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The Renku Sessions: Rasika Renku, Week 7

renkuchainWelcome to The Haiku Foundation’s Sixth Renku Session.

I (Kala Ramesh) will be your sabaki for this renku. Thanks to Jim Kacian and John Stevenson for giving me this opportunity. I’ve learned the art of renku from Norman Darlington, Moira Richards, John Carley and Eiko Yachimoto. I’ve been writing renku from 2006 and I’ve been a sabaki of many renku trips and was the guest renku editor at A Hundred Gourds 5:2.

Rasika renku – 6th verse

18 renkujin have submitted 36 candidates.

The requirements for this slot were:
“For the 6th verse, you can either write about the companionship built on years of togetherness; or separation; or death of a spouse. Show the years that have passed, and the *link and leap* will happen naturally within this framework.”

Some good verses that show *togetherness*:

on her death bed still
getting the last word

Michael Henry Lee

What a lucky woman she is always to get in the last word! There is a dry humour here but also a deep love, which allowed him to appreciate the fact that his wife always outsmarted him.

**
I liked Mary Kendall’s verse:

walking arm in arm on
thousands of daily strolls

**
Madhuri’s verse once again is all about companionship. There are certain words – the ‘slow shuffle’– that show aging and the passage of time. I see an aged couple still liking to dance and wanting to dance together – albeit not as fast as before. I couldn’t take this verse for I felt it somehow ‘backlinked’ to Marion’s *rhythm in the pebble* verse.

a slow shuffle as we dance
on our anniversary date

Madhuri Pillai

**
Lee Nash’s verse shows the couple’s comfort level – which tells a lot about a love that has gone beyond mere physical attraction.

you find the word down,
I find the word across

**

finding your harmonica
and your cool lips

Julie Emerson

I liked this a lot, also, and it does offer music – a new topic in this trip.

**

Separation, avoiding each other, and going their own way: this offer from Giri Ramanathan hurts:

thirty years
and we were still strangers

I would bring it to the present:

thirty years
and we are still strangers

How many marriages fall apart this way … just existing and not being.

**

Betty’s verse digs deep:

his lacquered nails scratch
at my old wounds

Betty Shropshire

**

I really enjoyed David Oats’ offers – I can imagine what loud laughter would have accompanied these verses had it been a live renku trip. The beauty of renku is that it is communal and about life – the way we live it. Please do keep all these as pocket verses to be used in your next renku trip!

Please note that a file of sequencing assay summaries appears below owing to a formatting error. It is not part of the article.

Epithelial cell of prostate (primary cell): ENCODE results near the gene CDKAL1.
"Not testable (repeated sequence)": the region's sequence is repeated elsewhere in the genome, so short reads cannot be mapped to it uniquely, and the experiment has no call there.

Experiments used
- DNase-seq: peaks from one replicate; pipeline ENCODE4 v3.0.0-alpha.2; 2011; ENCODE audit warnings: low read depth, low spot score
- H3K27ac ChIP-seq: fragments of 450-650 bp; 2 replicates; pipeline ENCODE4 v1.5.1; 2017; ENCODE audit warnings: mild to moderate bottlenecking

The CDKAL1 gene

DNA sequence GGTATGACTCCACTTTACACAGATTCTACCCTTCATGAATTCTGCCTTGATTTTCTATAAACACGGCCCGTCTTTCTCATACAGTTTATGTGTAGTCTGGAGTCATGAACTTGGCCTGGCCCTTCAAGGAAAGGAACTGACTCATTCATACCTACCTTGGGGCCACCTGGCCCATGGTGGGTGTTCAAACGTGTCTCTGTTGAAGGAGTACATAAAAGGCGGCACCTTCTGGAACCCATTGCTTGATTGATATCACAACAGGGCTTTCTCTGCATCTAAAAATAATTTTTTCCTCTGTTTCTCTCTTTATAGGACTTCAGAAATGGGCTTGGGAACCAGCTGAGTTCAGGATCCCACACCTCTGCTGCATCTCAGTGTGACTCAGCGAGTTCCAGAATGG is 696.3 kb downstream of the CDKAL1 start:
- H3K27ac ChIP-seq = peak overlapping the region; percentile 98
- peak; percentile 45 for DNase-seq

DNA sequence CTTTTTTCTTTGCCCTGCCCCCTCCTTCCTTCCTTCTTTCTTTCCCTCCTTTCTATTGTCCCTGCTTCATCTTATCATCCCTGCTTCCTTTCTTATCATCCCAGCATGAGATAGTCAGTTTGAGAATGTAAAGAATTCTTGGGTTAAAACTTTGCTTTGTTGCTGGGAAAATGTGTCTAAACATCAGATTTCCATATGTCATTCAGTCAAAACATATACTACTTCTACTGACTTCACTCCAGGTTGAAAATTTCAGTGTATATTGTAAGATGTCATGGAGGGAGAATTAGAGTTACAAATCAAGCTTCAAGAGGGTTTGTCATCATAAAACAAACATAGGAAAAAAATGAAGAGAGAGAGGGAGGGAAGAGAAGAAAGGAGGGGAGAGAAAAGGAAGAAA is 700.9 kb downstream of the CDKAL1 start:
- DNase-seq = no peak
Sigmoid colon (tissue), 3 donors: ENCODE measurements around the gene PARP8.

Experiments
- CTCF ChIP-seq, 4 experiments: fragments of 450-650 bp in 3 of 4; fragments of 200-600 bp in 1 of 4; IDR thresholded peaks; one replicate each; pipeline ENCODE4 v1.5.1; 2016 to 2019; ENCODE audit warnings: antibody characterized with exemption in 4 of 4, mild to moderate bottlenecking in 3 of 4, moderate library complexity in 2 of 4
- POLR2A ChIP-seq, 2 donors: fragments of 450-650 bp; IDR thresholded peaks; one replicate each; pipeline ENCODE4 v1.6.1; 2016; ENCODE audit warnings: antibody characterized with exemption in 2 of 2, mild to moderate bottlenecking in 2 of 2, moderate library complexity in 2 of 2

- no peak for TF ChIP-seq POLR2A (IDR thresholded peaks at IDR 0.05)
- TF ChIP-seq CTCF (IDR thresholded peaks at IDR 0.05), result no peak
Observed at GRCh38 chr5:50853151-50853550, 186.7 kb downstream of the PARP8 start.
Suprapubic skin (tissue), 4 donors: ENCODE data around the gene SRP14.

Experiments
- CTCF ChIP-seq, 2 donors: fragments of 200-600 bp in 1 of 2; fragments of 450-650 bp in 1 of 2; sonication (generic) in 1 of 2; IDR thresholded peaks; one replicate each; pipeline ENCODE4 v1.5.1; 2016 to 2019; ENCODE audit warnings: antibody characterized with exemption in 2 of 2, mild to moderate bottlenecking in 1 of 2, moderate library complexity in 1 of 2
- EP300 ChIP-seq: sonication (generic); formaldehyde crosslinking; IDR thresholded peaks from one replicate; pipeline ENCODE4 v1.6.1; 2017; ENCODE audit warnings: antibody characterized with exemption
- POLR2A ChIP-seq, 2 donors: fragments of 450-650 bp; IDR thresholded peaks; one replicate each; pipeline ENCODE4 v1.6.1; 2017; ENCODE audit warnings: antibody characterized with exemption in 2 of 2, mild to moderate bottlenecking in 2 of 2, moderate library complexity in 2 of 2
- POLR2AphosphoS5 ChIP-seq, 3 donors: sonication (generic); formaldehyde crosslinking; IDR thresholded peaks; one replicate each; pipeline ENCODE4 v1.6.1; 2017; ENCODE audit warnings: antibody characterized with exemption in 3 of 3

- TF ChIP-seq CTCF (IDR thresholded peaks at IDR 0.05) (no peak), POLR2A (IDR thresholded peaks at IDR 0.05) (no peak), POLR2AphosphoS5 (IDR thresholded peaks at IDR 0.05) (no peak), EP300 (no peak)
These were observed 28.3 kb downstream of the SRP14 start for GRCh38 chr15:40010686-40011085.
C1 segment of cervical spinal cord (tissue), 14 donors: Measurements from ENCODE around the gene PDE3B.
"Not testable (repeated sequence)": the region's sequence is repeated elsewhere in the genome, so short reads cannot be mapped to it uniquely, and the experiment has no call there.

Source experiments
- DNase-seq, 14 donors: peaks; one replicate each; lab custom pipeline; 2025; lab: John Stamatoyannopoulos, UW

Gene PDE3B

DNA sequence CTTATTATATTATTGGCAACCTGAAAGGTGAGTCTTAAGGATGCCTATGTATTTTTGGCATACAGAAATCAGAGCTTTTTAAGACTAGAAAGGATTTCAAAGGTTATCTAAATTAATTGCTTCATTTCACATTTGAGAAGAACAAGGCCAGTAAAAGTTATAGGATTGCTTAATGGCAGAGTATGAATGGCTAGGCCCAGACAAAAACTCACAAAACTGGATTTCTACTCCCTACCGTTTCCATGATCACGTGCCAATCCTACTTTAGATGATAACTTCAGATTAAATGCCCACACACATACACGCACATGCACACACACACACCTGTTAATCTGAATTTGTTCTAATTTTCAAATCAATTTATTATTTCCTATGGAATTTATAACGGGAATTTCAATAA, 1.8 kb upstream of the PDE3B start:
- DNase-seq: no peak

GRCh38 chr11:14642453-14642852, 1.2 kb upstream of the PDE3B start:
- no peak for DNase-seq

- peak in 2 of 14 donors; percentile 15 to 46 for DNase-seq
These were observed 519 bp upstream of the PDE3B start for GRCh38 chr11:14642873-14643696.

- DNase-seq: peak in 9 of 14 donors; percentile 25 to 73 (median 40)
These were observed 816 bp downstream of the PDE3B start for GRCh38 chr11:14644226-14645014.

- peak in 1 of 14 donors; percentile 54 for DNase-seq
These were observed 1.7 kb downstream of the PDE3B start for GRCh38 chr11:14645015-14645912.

what he’d give to smell
that awful face cream again

so many years his loudest
farts don’t wake her

David Oats

**
One verse I would have loved to select is Polona Oblak’s. It hints at unrequited love or the death of her beloved; and it opens to various interpretations even though the scene is all *set*.

sunday breakfast set
as if you were still here

Polona Oblak

One thing I did mull over was – can we talk about breakfast when the hokku was about *gathering and drinks*, and I’ve been talking about ‘link and leap’ and how Rasika, being just an 8-verse renku, should have no repeat images or backlinks. With great reluctance I let go … and

Carmen Sterba posted hers late on Sunday evening (India time …).

how it all began
with a barefoot kiss
behind the bandstand / brendon

our 50th reunion
led to marriage / carmen

How seamlessly both these love verses bond – and yet the leap – decades later. Carmen’s verse by itself is about a school or college reunion, hinting that the couple is close to 70 now … but when the verse is combined with Brendon’s, it becomes hilarious, like a GIF image – kissing behind the bandstand not once but 50 times!

Carmen, can we bring L 2 to the present?

our high school reunion
leads to marriage / carmen

Please let me know if you are ok with this minor change.

***

We’ve now reached the 3rd section of this renku – the Kyu (rapid close).
To refresh your memory:
Jo – the introduction – verses 1 & 2
Ha – the delineation /the expansion – verses 3, 4, 5 and 6,
Kyu – the rapid close – verse 7 & 8.

The 7th verse:

A 3-line blossom verse of 14 sound units or syllables.

This is an important verse. Generally, renku requires that blossoms be only from flowering trees, but the Rasika, like the Junicho (12-verse renku), allows for only a single blossom verse, which may appear in any season and be any type of flower. Please note: in this slot I want a spring blossom verse.

 

So this is what we have before us:

Rasika renku:

tonight’s moon –
eight champagne glasses
catch the shine / lorin

a white silk hat left
on the hat stand / sanjuktaa

an ermine
dashes out from under